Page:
Saturday afternoon I decided to take my chances with what I knew would be a very challenging endeavor. I willingly chose that time to go to the grocery store.
Oh, I knew it would mean out-of-stock items, grumpy shoppers and long lines. But I was so giddy with the thought of my new seven-day meal plan and the simplified shopping that it promised that I floated into Meijer on the cloud of an organized grocery list.
I made it no farther than the lettuce when I saw her.
She stood out because her grey hair dangled almost to her thighs. She seemed to be wandering aimlessly from the Romain to the iceberg and back to the green leaf. Then she turned and looked me in the eyes.
“They hate me here, so I am going to shop somewhere else,” she said, matter-of-factly.
“Oh, no!” I replied, trying to look sympathetic, while acting like I suddenly remembered that I needed some mangoes on the other side of produce.
I couldn’t imagine what had happened that had made her feel so hated by the workers at Meijer. I really didn’t want to know. But I did know one thing for sure. I better make up my mind that very second that no matter what happened during the next hour and 20 minutes, I would not let anyone dampen my happy shopping mood.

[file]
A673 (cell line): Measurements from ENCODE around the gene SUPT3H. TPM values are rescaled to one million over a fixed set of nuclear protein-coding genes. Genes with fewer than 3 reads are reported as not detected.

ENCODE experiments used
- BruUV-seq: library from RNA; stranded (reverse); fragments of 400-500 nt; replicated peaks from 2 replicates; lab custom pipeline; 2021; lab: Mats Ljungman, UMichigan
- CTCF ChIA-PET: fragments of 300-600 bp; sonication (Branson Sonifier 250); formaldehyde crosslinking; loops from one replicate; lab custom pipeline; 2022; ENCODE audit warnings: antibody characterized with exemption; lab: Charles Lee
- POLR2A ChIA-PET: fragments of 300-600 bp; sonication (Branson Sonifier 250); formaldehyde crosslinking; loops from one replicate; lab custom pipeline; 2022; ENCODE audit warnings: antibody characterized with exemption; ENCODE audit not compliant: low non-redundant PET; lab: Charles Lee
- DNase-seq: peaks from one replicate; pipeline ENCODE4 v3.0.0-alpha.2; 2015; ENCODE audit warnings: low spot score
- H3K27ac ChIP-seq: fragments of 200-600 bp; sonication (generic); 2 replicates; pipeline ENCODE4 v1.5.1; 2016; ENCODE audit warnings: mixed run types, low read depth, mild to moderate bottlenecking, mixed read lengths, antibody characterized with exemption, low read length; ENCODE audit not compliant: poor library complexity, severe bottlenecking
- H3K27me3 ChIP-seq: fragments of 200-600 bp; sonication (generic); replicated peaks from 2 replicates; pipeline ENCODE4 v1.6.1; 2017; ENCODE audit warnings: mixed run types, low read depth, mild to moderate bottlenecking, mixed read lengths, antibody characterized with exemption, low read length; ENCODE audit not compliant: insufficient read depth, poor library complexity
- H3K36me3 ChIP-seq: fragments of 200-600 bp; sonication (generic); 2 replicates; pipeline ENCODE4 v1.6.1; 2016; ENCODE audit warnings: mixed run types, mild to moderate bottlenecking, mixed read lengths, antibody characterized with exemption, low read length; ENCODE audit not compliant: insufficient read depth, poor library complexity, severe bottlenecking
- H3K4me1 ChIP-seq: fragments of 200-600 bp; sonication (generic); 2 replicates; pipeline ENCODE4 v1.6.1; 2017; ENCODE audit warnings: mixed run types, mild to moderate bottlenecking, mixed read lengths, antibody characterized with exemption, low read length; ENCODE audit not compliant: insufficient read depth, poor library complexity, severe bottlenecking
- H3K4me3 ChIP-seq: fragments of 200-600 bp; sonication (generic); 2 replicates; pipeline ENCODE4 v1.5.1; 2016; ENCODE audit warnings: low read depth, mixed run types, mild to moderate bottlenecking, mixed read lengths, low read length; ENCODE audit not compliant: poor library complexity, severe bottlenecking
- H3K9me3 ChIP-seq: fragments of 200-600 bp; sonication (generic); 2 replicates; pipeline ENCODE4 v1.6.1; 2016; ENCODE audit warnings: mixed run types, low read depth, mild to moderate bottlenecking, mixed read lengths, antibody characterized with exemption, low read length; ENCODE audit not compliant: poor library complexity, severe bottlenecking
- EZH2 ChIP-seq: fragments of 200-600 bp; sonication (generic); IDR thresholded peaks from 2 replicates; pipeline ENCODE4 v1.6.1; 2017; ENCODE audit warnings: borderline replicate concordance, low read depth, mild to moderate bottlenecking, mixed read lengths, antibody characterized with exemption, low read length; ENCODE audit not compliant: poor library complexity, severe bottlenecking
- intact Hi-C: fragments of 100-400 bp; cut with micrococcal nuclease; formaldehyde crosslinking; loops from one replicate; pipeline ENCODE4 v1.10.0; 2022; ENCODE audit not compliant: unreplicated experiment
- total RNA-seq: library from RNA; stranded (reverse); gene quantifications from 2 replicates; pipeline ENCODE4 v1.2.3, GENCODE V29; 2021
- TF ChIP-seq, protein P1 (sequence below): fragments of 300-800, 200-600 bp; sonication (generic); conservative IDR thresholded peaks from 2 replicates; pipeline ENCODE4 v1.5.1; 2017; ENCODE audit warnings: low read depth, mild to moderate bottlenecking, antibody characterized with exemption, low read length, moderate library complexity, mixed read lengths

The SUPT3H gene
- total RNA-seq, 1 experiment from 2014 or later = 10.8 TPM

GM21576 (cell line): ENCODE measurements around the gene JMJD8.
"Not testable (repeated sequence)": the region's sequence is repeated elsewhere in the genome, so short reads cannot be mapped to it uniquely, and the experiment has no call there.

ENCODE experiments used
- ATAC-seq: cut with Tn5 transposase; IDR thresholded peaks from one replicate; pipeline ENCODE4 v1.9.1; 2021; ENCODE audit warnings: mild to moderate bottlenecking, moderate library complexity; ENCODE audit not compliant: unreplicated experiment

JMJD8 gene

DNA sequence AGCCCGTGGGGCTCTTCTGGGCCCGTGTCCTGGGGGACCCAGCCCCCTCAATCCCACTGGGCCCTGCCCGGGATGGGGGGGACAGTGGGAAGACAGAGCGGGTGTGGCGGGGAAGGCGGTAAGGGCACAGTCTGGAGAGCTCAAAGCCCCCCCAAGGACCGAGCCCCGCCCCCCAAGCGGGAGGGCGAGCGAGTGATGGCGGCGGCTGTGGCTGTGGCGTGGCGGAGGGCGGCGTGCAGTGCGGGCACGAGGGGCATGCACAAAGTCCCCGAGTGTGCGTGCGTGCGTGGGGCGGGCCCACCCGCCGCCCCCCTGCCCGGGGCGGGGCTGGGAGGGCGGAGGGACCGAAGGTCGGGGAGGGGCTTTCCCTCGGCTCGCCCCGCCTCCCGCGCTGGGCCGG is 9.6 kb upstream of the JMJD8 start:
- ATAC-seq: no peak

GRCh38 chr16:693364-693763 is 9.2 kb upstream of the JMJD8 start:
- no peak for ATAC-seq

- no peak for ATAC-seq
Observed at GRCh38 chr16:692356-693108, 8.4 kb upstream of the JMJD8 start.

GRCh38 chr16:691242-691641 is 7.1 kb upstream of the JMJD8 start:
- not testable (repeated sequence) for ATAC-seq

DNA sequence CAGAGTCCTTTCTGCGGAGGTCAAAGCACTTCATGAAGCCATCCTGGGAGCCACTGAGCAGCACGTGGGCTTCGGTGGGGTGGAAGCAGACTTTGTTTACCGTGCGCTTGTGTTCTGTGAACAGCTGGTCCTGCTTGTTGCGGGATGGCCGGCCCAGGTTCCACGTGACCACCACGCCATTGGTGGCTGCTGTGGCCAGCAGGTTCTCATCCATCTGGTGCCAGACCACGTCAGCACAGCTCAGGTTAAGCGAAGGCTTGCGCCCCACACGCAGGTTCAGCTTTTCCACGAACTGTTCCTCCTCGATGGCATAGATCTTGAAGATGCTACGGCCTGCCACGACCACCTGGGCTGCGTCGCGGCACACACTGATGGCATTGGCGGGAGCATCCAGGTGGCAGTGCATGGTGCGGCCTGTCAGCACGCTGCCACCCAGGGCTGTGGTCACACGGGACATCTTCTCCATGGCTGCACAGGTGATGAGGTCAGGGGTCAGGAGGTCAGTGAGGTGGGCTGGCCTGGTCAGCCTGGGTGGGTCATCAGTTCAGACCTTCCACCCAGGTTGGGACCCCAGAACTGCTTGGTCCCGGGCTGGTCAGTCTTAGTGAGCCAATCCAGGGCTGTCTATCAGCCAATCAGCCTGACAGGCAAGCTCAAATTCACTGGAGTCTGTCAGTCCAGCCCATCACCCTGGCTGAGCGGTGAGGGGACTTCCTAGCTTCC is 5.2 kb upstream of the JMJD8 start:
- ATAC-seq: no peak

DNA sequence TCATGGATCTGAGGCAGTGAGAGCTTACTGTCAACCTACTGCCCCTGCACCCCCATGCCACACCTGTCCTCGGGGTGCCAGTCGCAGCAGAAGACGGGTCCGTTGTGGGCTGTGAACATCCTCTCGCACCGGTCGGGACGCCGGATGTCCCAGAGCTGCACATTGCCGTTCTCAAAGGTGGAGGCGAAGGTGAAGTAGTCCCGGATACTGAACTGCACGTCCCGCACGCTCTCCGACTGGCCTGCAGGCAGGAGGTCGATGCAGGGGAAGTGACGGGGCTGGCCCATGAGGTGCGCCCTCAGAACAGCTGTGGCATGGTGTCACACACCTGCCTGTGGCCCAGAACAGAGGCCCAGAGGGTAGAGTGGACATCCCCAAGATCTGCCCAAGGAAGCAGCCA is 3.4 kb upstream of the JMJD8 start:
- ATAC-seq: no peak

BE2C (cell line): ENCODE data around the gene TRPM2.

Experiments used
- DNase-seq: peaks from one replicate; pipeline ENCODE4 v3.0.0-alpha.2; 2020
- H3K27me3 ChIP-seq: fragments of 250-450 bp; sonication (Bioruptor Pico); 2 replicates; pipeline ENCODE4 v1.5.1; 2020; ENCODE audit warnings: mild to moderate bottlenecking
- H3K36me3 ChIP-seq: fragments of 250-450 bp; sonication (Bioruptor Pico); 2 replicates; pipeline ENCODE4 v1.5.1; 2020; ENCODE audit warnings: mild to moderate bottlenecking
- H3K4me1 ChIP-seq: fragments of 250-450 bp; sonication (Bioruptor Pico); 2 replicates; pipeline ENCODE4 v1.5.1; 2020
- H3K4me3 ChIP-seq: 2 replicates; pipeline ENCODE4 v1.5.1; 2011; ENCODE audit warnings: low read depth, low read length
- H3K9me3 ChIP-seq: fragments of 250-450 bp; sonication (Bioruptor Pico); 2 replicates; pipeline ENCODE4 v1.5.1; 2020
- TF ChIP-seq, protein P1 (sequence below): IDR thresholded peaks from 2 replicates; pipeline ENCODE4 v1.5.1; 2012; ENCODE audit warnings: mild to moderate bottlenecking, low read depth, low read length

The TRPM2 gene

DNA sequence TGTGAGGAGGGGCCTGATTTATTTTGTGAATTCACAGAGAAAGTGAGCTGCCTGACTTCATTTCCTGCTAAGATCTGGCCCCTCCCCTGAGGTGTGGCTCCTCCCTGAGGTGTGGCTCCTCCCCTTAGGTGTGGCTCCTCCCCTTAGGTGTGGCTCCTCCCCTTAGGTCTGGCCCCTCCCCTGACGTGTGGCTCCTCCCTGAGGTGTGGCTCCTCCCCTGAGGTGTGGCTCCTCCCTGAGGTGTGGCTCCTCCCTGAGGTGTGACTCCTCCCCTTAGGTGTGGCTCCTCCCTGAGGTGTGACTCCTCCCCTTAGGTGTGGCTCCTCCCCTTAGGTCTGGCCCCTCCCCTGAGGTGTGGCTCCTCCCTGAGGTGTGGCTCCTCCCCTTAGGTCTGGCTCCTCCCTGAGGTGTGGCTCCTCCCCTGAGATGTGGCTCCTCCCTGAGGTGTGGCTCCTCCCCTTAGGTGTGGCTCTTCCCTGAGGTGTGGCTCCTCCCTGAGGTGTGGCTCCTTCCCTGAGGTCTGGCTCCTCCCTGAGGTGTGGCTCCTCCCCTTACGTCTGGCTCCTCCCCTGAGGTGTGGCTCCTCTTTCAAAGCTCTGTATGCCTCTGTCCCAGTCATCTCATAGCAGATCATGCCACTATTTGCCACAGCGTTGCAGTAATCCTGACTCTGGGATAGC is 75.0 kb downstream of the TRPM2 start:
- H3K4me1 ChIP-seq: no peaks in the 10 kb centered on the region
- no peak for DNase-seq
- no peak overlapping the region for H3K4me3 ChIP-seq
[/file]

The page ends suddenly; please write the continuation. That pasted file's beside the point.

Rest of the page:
Oh, there were so many temptations. Countless sale signs sitting beneath empty shelves. An elderly man who was so excited about the price of mixes that he was blocking my way for what seemed like 10 minutes. A self-check lane that wouldn’t dispense change to the man in front of me.
And her. The long-haired woman kept showing up in my path. Apparently, she had not actually gone somewhere else to shop.
She really didn’t seem deranged. I felt bad that I hadn’t taken the time to listen to her tale of being hurt by the workers at Meijer, but I simply knew the truth. They don’t hate her.
She had made the choice to feel that way. She could have chosen a different reaction to whatever grumpy worker she had encountered. I’m sure that none of them cared enough to hate her.
Each time I saw her, I tried to give her a big smile. I don’t know that it helped. But I was pretty happy for myself. I made it out of there in a good mood.
That woman actually made my shopping experience better. She challenged me to stay determined. No matter who I encountered or what was going on, I was going to smile and say something nice, rather than add to the grumpiness around me.
It was kind of fun. Fun enough to repeat next Saturday? Probably not. But a good reminder that each day my mood and my outlook depends on none other than me.